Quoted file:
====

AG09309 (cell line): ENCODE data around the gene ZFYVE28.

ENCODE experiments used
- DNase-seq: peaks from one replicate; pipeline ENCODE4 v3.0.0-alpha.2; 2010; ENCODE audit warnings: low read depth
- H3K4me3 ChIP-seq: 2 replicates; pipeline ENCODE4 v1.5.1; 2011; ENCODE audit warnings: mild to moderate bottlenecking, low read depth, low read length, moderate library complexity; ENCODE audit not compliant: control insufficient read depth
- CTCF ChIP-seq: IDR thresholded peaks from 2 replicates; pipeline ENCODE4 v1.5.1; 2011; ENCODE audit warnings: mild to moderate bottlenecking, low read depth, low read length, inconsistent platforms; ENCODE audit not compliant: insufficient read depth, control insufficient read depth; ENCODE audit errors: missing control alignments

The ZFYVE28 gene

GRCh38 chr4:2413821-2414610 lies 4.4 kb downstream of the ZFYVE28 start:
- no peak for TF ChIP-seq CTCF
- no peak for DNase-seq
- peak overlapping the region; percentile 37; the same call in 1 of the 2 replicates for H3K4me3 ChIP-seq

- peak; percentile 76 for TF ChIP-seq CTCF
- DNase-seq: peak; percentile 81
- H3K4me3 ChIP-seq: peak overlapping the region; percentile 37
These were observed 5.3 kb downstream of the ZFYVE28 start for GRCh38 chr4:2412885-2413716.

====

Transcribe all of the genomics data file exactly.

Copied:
AG09309 (cell line): ENCODE data around the gene ZFYVE28.

ENCODE experiments used
- DNase-seq: peaks from one replicate; pipeline ENCODE4 v3.0.0-alpha.2; 2010; ENCODE audit warnings: low read depth
- H3K4me3 ChIP-seq: 2 replicates; pipeline ENCODE4 v1.5.1; 2011; ENCODE audit warnings: mild to moderate bottlenecking, low read depth, low read length, moderate library complexity; ENCODE audit not compliant: control insufficient read depth
- CTCF ChIP-seq: IDR thresholded peaks from 2 replicates; pipeline ENCODE4 v1.5.1; 2011; ENCODE audit warnings: mild to moderate bottlenecking, low read depth, low read length, inconsistent platforms; ENCODE audit not compliant: insufficient read depth, control insufficient read depth; ENCODE audit errors: missing control alignments

The ZFYVE28 gene

GRCh38 chr4:2413821-2414610 lies 4.4 kb downstream of the ZFYVE28 start:
- no peak for TF ChIP-seq CTCF
- no peak for DNase-seq
- peak overlapping the region; percentile 37; the same call in 1 of the 2 replicates for H3K4me3 ChIP-seq

- peak; percentile 76 for TF ChIP-seq CTCF
- DNase-seq: peak; percentile 81
- H3K4me3 ChIP-seq: peak overlapping the region; percentile 37
These were observed 5.3 kb downstream of the ZFYVE28 start for GRCh38 chr4:2412885-2413716.